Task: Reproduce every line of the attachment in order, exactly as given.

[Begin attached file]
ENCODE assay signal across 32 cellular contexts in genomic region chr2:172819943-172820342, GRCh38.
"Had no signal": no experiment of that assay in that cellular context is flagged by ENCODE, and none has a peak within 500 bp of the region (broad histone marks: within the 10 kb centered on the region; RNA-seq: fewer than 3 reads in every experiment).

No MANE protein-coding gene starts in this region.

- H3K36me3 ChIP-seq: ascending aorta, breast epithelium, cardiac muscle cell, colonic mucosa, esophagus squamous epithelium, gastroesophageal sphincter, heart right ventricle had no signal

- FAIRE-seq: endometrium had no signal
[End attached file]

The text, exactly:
ENCODE assay signal across 32 cellular contexts in genomic region chr2:172819943-172820342, GRCh38.
"Had no signal": no experiment of that assay in that cellular context is flagged by ENCODE, and none has a peak within 500 bp of the region (broad histone marks: within the 10 kb centered on the region; RNA-seq: fewer than 3 reads in every experiment).

No MANE protein-coding gene starts in this region.

- H3K36me3 ChIP-seq: ascending aorta, breast epithelium, cardiac muscle cell, colonic mucosa, esophagus squamous epithelium, gastroesophageal sphincter, heart right ventricle had no signal

- FAIRE-seq: endometrium had no signal